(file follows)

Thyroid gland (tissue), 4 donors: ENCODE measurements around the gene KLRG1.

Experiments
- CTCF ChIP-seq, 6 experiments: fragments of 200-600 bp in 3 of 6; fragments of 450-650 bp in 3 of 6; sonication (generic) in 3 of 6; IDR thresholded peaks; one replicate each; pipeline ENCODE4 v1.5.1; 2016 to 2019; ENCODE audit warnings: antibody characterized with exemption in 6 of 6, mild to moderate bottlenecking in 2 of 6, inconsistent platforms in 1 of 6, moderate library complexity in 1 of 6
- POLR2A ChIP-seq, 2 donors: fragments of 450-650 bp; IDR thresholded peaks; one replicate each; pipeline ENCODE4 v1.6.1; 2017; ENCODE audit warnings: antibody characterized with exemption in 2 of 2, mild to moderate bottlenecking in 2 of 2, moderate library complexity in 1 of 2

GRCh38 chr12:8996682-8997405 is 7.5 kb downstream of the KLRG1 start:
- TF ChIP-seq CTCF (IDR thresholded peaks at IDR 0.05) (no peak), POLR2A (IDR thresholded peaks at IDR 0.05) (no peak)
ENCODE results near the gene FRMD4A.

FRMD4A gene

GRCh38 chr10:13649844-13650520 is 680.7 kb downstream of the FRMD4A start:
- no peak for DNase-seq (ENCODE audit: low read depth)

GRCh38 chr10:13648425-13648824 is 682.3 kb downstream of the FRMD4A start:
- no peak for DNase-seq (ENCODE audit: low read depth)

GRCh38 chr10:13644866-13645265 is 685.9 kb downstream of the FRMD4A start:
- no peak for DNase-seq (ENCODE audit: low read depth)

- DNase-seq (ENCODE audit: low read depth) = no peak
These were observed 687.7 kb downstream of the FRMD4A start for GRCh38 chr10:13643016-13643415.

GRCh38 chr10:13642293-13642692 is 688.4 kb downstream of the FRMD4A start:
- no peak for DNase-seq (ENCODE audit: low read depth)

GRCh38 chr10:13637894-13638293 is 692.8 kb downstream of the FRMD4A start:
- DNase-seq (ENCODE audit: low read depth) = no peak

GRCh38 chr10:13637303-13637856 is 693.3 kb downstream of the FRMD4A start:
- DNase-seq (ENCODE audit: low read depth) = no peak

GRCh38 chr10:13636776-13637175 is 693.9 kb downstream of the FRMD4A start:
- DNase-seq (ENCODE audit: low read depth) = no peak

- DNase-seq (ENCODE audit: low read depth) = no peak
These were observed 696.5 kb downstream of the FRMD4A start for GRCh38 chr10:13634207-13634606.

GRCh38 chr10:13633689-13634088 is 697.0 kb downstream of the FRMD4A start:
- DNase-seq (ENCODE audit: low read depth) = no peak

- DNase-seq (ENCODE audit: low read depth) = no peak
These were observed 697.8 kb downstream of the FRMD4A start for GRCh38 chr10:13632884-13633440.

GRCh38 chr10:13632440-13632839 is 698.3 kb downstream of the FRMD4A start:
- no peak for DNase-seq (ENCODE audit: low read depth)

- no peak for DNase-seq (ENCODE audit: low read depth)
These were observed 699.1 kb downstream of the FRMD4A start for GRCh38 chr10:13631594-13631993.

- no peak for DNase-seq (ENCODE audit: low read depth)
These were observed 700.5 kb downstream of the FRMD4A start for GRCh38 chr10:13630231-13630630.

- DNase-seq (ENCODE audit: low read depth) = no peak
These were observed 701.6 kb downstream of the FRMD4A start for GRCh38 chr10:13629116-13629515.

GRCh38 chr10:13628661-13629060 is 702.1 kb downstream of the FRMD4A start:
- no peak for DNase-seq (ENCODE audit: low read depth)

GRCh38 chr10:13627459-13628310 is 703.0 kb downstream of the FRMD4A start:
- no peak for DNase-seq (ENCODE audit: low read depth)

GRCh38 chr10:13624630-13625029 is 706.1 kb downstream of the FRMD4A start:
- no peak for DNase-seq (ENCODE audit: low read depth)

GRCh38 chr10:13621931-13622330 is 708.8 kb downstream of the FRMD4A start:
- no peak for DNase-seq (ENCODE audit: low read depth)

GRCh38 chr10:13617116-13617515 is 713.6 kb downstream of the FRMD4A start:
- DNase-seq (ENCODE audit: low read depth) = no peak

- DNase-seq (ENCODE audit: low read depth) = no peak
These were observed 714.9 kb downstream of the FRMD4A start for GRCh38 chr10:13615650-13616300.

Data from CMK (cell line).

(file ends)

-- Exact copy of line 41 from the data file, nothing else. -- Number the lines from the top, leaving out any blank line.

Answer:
GRCh38 chr10:13627459-13628310 is 703.0 kb downstream of the FRMD4A start: